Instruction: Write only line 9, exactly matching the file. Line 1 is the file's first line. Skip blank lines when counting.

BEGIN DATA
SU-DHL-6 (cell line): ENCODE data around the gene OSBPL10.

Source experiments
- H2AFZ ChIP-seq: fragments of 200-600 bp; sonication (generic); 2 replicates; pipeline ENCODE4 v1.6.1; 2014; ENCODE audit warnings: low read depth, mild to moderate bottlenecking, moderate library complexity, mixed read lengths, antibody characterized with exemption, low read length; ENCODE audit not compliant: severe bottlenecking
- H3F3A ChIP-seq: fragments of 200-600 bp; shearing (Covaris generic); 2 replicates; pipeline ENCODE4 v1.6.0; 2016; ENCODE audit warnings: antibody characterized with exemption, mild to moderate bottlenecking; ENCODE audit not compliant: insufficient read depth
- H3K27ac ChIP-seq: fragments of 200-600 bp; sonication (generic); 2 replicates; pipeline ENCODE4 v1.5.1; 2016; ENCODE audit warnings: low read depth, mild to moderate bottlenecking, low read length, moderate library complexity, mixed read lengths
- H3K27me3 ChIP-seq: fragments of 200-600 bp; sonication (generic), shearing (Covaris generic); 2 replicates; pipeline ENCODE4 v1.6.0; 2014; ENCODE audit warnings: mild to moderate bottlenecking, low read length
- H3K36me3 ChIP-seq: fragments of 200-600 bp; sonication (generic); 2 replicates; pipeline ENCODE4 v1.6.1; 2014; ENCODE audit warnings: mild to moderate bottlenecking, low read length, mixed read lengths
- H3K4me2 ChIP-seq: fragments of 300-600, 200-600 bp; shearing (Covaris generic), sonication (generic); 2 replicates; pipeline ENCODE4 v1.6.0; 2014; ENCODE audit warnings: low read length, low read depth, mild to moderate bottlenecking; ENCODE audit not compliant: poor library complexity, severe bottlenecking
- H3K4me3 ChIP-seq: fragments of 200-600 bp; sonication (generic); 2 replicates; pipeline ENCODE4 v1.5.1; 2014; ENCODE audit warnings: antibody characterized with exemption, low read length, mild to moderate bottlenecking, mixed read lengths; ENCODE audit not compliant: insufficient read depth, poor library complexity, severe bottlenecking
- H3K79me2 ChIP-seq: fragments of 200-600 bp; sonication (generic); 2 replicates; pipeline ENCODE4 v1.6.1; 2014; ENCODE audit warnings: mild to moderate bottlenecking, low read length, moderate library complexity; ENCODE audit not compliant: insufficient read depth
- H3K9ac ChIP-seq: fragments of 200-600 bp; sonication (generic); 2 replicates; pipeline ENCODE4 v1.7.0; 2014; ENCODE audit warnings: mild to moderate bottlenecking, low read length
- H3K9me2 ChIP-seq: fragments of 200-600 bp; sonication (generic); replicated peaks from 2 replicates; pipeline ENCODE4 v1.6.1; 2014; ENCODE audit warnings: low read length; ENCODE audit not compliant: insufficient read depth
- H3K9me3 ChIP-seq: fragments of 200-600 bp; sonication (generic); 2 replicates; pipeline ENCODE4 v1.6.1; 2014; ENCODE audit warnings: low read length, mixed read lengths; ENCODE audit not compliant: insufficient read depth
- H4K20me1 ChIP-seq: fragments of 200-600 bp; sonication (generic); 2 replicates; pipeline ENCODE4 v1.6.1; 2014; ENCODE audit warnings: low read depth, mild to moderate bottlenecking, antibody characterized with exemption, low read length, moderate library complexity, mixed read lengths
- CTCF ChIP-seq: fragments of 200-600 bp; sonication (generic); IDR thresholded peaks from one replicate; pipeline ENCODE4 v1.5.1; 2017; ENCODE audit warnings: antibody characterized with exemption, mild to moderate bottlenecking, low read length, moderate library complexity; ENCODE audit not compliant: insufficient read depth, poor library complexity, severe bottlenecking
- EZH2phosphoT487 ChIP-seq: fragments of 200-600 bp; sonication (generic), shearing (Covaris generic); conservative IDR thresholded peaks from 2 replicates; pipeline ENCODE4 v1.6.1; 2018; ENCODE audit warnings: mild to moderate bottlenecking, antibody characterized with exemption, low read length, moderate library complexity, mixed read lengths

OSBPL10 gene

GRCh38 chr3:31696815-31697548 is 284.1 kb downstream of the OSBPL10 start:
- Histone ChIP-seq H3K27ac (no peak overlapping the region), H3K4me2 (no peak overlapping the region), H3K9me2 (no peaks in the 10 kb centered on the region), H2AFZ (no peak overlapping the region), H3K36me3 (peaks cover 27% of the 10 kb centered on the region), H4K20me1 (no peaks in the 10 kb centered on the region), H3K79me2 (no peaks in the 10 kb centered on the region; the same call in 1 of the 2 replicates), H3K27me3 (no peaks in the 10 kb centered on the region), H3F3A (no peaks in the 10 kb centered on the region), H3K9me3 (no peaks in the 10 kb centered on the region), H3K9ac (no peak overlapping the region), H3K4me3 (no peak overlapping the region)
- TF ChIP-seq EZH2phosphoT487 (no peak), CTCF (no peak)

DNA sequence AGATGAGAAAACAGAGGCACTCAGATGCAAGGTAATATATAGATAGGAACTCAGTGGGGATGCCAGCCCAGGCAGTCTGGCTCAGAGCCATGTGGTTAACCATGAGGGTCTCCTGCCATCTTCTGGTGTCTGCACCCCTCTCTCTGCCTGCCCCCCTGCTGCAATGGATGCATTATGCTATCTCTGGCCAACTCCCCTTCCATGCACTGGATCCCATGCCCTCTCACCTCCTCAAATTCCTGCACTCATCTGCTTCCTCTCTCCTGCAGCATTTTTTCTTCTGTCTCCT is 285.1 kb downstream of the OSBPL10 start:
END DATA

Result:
- H3K4me3 ChIP-seq: fragments of 200-600 bp; sonication (generic); 2 replicates; pipeline ENCODE4 v1.5.1; 2014; ENCODE audit warnings: antibody characterized with exemption, low read length, mild to moderate bottlenecking, mixed read lengths; ENCODE audit not compliant: insufficient read depth, poor library complexity, severe bottlenecking